Tuesday, January 19, 2010

Unheralded Scams -- I

*One from the archives that I should have saved for April 1...eh*

Scams have been around for at least as long as Man has. The opportunist versus the gullible.
Human wolves versus human sheep. The infamous "sucker born every minute", and the scam artist seeking that sucker with no end of angles to try on 'em.

My duels with Nigerian scammers -- and there are a plethora of folks doing what I do, some much better than I -- are a drop in the bucket, so far as what scammers are doing and trying. Telephone scammers strike for personal, bank and credit card info. There are door-to-door scammers -- like the infamous Travellers group -- who go to storm-damaged areas or homes of the elderly, seeking to steamroll the resident into home repairs -- paid for up front -- that are never completed, if even undertaken at all.

There are investment scams. Car sale scams. Scams on Ebay and other online sites. You can even argue that during election cycles, there are political scammers. We elect too damned many of them for our own good.

For the next couple of installments, I'm going to let you in on a couple of the more unheralded scams from the past. Scams that will leave you wondering why*.

Let's start with The Great Tsunami Scam of 1883.

Of course, if you live on an island or along the coastline of a major body of oceanic water, a tsunami -- or tidal wave -- is not a laughing matter. A major meteorological or seismic event, hundreds or even thousands of miles away, can result in catastrophic wave activity right on your door step (as the photos at the top right and left tend to sort of exemplify in a perhaps somewhat mildly embellished kind of way).

When you add to such apocalyptic images a throng of folks who are easily duped, you have the ingredients of a money-making scam.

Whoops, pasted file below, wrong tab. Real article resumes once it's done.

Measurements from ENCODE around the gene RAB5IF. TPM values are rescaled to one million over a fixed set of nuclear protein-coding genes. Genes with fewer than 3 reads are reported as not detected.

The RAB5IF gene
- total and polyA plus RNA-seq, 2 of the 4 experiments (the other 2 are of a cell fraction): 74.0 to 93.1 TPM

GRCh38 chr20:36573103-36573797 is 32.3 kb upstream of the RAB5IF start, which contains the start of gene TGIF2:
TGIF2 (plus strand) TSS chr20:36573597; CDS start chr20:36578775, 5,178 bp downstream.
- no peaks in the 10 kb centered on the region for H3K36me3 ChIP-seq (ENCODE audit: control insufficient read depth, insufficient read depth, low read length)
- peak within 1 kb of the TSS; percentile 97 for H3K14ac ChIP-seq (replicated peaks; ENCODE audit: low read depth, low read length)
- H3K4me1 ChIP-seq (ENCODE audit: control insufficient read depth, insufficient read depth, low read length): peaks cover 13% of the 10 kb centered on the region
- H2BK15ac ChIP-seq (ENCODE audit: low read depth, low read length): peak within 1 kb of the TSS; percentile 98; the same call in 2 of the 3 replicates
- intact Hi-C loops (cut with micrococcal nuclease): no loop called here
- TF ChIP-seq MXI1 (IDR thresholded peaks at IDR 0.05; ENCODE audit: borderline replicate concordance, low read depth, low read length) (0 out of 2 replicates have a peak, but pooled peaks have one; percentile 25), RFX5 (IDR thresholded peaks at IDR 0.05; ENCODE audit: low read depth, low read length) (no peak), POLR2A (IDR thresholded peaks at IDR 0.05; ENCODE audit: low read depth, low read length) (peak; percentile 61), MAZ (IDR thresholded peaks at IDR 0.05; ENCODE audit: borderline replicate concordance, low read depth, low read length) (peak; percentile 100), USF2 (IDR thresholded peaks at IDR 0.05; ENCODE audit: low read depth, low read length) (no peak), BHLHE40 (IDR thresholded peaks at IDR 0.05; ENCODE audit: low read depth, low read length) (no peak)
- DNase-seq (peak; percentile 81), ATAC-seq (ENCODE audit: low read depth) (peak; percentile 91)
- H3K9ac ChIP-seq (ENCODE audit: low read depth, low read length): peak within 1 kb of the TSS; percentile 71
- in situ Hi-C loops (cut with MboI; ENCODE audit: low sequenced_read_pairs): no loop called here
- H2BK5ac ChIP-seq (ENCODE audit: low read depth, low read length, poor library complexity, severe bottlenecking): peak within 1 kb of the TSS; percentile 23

Witness the following account:

On August 27, 1883, and after three prior eruptions within the previous 24 hours, the volcano Krakatoa, on the Indonesian island of Krakatau, exploded. The resulting tidal wave -- or tsunami -- roared into Sunda Strait (between the south coast of Sumatra and the NW coast of Java) reaching heights of 120 feet. When it cleared, 295 villages and towns along both coasts had been wiped out, along with over 36,000 residents.

Unlike today's 24/7 "instant news" -- real and/or made up -- back then, it took time for the story of the destruction of the island of Krakatau (about half of it was blown away or submerged in the final explosion of Krakatoa) to make it around the world. When it did, it ran shudders down the spines of a lot of coastal-dwelling residents.

It also spawned more than a few ethically-challenged opportunists. Including one in Nebraska.

That's right; Nebraska.

In his part of Nebraska -- mainly flat, where a 50 mile-diameter view could be accomplished by climbing a tree or an 8 foot ladder -- he had a farmer friend. This farmer friend had, as a part of his farm, the only "high ground" in that part of the county. It rose to a height of 125 feet above the surrounding fields, and covered a few dozen acres. Locals suggested one could see the lights of Denver, Colorado, on a clear night, as a faint glow over the horizon, from the summit of "Longview Hill".

The fact that Denver didn't yet have electric lighting, and was about 500 miles to the west, didn't dissuade the locals from making the claim; passersby acceptance of such only encouraged this future model for AlGore to proceed with his opportunity.

Convincing his farmer friend to allow him use of the predominant geography for a few days (the farmer was headed for distant Omaha to find a wife or buy a new plow horse), the entrepreneur seized upon the slowly-circulating news about the mighty tsunami that had swept all before it in the distant Pacific.

He started by obtaining published accounts of the Krakatoa tsunami. He then did a little bit of embellishing to the written copy (ala Reuters) with enhanced drawings of the "mighty wave", and the "fact" that it was proceeding across the Pacific, toward the US West Coast.

And that it was growing.

Then, quoting a seismic "expert" -- played by hisself -- and extrapolating out the wave effects as it neared the coast ("it would slow and rise in height, prior to overwhelming the California coastline, raging well inland, still being about 120 high into western Nebraska"), he quickly had the story published in the local paper.

It put the good, simple, God-and-media-fearing citizens in a tizzy.

"What the hale is we all supposed ta do 'bout this hyar wave thang?", the citizenry cried to the local town council. The town council -- locals elected by their peers -- met their responsibilities as many politicians before and since have: they scheduled a public meeting to discuss the pending crisis, and took the midnight train east to safer parts, the day before the meeting.